Families of public figures sometimes object to movies that portray their loved one as anything but saintly. But that wasn’t the case with the Mr. Rogers movie A Beautiful Day in the Neighborhood. The film’s screenwriters, Noah Harpster and Micah Fitzerman-Blue, said that Mr. Rogers’ widow, Joanne Rogers, and the other keepers of his memory wanted to make sure their film didn’t gloss over how difficult it was for him to live his exemplary life.
Harpster said at a Beautiful Day in the Neighborhood screening at the SCAD Savannah Film Festival that Fred Rogers “was a real person who had real struggles like we all do.”
“And if you paint him as a saint, if you say that, then somehow his way of life and the work that he does is unattainable,” Harpster said. “He worked very hard at it. It was a practice for him.”
Also read: Why Fred Rogers Always Weighed 143 Pounds
Joanne Rogers appeared twice onscreen at the Nov. 2 screening: First, in an introduction to A Beautiful Day in the Neighborhood, in which she said Fred Rogers would approve of Tom Hanks filling the cardigan and sneakers. And second. in a cameo in the film, in a scene that also includes others who worked on Mister Rogers’ Neighborhood.
Harpster and Fitzerman-Blue were joined onstage by Tom Junod, whose beautiful 1998 profile of Mr. Rogers for Esquire provided a main influence on the film. Junod also inspired Matthew Rhys’ character, a fictional Esquire writer named Lloyd Vogel.
Also read: Where That Navy SEALs Rumor Started
A Beautiful Day in the Neighborhood shows how Fred Rogers used television to reach into the hearts of children (and maybe a few adults) to help them cope with difficult feelings. It was the final film of the SCAD Savannah Film Festival, and sent the audience off thinking about how they could be kinder. Never has an audience filed out of a theater more politely.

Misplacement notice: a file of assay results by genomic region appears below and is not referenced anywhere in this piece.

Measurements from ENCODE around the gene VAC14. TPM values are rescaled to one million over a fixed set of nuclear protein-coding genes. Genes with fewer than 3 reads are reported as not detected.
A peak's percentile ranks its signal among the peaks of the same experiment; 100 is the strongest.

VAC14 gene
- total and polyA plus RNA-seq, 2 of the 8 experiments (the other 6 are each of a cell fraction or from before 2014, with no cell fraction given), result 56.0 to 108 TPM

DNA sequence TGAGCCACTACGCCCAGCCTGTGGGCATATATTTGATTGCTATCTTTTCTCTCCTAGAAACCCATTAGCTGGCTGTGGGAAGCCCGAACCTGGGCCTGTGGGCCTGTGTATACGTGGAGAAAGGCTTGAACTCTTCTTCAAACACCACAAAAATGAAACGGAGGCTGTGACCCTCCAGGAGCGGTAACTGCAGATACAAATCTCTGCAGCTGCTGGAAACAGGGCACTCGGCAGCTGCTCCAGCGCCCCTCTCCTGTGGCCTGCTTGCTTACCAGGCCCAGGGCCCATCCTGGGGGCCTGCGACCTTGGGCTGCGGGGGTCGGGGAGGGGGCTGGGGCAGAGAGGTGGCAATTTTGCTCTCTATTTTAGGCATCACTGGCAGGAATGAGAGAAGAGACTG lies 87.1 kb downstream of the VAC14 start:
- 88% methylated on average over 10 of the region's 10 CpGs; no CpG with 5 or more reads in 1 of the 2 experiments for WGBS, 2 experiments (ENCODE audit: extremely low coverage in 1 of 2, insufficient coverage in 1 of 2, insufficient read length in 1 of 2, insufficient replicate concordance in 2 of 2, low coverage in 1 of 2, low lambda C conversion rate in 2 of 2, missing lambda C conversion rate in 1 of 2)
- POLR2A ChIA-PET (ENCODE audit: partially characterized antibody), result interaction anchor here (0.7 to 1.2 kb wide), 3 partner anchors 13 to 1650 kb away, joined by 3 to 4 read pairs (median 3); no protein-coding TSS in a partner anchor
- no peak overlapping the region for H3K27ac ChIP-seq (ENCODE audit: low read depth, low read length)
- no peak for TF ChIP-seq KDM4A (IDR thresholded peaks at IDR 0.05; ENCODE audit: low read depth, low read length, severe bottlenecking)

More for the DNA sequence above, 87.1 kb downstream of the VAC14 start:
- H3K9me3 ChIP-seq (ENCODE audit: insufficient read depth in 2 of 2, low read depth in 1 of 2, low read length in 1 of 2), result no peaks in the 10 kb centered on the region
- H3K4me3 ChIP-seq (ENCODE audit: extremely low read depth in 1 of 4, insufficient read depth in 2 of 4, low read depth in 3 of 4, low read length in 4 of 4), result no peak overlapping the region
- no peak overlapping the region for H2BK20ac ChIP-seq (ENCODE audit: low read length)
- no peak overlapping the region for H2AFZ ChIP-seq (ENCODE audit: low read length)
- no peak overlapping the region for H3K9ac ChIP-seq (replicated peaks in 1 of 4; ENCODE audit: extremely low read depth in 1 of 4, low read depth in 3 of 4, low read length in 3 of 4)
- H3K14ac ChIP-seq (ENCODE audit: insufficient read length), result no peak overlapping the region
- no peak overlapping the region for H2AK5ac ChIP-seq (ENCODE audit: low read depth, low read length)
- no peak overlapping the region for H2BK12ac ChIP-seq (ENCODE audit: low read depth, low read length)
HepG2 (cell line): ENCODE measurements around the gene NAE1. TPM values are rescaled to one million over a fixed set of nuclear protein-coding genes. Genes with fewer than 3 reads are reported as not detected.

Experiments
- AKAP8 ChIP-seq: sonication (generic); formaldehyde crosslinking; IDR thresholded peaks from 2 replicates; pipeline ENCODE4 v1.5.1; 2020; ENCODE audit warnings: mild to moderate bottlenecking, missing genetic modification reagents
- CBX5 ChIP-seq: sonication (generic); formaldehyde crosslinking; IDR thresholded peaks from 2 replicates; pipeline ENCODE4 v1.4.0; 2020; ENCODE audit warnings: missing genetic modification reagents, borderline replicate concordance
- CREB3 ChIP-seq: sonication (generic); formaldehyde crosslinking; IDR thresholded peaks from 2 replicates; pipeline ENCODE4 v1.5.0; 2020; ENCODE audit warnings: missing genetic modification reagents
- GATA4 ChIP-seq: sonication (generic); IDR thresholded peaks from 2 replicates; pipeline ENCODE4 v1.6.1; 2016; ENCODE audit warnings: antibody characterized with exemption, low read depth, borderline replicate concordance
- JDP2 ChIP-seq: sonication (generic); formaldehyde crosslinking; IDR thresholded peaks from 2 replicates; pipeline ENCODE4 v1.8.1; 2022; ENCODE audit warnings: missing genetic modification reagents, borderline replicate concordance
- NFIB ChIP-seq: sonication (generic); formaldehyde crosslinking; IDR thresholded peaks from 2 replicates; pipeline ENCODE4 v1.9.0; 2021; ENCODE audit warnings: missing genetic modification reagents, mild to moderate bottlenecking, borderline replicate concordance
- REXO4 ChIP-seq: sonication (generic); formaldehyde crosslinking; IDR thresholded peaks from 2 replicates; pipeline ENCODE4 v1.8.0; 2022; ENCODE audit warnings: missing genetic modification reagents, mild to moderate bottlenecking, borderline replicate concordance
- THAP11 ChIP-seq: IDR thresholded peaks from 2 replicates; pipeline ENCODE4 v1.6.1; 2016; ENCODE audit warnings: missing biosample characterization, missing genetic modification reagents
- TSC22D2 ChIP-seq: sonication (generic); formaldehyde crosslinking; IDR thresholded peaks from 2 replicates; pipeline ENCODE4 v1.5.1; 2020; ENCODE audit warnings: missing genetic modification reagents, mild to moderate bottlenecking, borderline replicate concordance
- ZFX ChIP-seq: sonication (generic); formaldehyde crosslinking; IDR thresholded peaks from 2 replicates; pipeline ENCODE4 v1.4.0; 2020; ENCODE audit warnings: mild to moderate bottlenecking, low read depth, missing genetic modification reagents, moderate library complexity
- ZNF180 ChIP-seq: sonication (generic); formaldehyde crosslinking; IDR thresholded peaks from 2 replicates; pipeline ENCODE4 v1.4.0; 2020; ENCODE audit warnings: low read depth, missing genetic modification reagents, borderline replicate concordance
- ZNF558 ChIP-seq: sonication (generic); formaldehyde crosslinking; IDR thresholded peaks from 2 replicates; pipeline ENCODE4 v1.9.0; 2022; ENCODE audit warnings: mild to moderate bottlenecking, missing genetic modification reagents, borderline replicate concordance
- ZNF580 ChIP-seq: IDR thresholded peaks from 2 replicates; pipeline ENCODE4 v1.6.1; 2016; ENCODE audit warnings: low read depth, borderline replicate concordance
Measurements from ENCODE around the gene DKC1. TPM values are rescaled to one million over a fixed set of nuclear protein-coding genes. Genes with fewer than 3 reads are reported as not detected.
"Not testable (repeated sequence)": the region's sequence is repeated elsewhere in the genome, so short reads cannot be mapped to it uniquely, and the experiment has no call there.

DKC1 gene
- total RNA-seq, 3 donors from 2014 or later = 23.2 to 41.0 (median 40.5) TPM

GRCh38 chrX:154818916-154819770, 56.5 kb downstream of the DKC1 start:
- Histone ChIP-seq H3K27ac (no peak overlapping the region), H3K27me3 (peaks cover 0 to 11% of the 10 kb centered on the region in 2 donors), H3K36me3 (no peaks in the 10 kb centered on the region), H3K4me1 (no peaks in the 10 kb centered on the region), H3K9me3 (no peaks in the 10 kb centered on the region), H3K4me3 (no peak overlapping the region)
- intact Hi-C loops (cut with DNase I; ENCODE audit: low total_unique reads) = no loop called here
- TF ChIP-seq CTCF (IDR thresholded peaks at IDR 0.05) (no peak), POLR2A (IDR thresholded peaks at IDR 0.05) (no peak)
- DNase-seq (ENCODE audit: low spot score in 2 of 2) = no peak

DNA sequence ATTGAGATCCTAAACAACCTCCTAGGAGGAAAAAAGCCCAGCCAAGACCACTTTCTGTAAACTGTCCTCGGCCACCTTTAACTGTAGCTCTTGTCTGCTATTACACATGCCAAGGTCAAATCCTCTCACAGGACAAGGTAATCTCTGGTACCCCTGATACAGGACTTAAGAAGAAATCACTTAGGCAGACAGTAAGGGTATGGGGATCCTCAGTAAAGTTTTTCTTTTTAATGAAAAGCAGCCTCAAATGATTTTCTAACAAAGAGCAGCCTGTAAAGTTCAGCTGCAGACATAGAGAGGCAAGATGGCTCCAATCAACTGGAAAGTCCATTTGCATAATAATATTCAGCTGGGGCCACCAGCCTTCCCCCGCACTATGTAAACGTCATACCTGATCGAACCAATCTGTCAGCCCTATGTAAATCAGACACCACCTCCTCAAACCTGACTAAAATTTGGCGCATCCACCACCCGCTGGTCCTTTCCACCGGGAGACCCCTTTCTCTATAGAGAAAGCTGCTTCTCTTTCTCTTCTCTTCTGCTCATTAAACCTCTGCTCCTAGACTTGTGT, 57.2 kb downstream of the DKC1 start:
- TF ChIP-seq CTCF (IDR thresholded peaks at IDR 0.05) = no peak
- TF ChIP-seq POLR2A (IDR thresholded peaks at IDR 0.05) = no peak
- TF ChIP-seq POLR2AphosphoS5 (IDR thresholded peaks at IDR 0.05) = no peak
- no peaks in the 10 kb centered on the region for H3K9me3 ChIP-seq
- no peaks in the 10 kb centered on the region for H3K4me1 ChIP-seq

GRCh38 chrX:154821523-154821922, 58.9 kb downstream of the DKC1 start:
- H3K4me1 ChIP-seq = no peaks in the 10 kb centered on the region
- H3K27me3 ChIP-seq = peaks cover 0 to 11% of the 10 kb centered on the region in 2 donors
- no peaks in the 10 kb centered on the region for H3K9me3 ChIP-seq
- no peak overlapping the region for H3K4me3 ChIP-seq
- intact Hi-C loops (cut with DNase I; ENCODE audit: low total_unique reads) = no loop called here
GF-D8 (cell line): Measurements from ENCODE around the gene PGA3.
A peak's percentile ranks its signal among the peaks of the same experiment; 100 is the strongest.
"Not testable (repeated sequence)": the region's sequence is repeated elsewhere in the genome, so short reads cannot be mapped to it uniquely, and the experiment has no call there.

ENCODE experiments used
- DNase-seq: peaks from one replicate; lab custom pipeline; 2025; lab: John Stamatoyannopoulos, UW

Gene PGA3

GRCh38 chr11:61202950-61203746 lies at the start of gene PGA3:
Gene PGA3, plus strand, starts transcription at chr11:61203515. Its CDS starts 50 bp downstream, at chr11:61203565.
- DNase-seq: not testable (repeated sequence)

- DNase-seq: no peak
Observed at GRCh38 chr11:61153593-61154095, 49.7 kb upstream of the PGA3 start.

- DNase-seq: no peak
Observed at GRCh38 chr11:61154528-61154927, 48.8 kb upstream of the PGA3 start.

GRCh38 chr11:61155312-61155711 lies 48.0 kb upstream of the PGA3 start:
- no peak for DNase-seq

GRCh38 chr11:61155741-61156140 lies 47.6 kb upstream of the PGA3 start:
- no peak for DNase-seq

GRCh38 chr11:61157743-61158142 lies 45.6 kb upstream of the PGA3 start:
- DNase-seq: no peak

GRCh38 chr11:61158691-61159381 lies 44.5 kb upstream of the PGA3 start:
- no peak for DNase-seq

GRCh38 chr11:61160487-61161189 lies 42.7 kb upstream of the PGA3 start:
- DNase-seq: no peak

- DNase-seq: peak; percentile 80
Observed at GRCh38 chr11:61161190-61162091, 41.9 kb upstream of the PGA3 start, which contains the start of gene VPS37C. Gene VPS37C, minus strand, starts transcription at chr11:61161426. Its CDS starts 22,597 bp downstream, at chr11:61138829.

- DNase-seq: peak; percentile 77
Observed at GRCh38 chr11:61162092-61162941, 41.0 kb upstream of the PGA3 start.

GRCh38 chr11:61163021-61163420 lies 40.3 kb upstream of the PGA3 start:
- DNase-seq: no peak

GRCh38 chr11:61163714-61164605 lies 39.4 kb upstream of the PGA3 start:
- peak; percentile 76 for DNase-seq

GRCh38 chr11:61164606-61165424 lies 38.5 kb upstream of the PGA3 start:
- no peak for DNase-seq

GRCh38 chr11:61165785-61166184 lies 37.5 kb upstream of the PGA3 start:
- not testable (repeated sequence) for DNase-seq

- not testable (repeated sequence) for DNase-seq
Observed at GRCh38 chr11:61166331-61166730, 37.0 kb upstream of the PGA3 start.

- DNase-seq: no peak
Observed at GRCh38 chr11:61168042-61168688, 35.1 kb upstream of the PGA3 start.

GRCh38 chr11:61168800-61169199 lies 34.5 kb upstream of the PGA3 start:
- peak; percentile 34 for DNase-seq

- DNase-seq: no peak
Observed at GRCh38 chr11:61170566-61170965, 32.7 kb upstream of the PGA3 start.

You can read Noah Harpster and Micah Fitzerman-Blue talk about the A Beautiful Day in the Neighborhood and the art of writing biopics in the new issue of MovieMaker Magazine.
You can also read our interview with Harpster, Fitzerman-Blue and Junod on the new MovieMaker Interviews podcast, on your favorite podcast platform (see links below) or right here:
The interview includes Harpster explained why Mr. Rogers isn’t the main character in A Beautiful Day in the Neighborhood, the screenwriters explaining why Mr. Rogers’ widow and estate once vowed that there would never be a Mr. Rogers movie, and more.
The podcast includes not only our interview with Harpster, Fitzerman-Blue and Junod, but also an interview with Daniel Kaluuya, star of the new Queen & Slim. You can find it on:
Here are some highlights of the episode, with timestamps:
1:15: Daniel Kaluuya interview begins. Audio is dodgy for a few seconds. It gets better at…
2:14: Audio issue fixed. Enjoy Daniel Kaluuya’s awesome British accent in all its glory.
3:30: Why he knew he wanted to play Slim.
4:54: Why “Queen & Slim” is more “Thelma & Louise” than “Bonnie & Clyde.”
10:01: He weighs in on the supposed fight between cinema and the Marvel Universe
13:40: He discusses the upcoming film “Jesus Was My Homeboy,” in which he’ll play Black Panther activist Fred Hampton.
16:05: Interview with “A Beautiful Day in the Neighborhood” screenwriters Noah Harpster and Micah Fitzerman-Blue, and Tom Junod, whose Esquire article “Can You Say… Hero?” helped inspire the film.
17:15: Let’s talk about anger.
21:00: How much is Mathew Rhys’ “A Beautiful Day in the Neighborhood” character, Esquire journalist Lloyd Vogel, based on Esquire journalist Tom Junod?
26:20: Would Fred Rogers be disillusioned by the world today?
26:40: About that Navy SEAL/sniper thing
28:50: How Noah discovered Mister Rogers was “a warlock who speaks toddler.”
30: At one point Mr. Rogers’ widow Joanne and the Mr. Rogers estate said there will “never ever be a Mister Rogers movie.”
34:10: Where the Mister Rogers sniper urban myth came from.
A Beautiful Day in the Neighborhood is in theaters now. This post has been updated.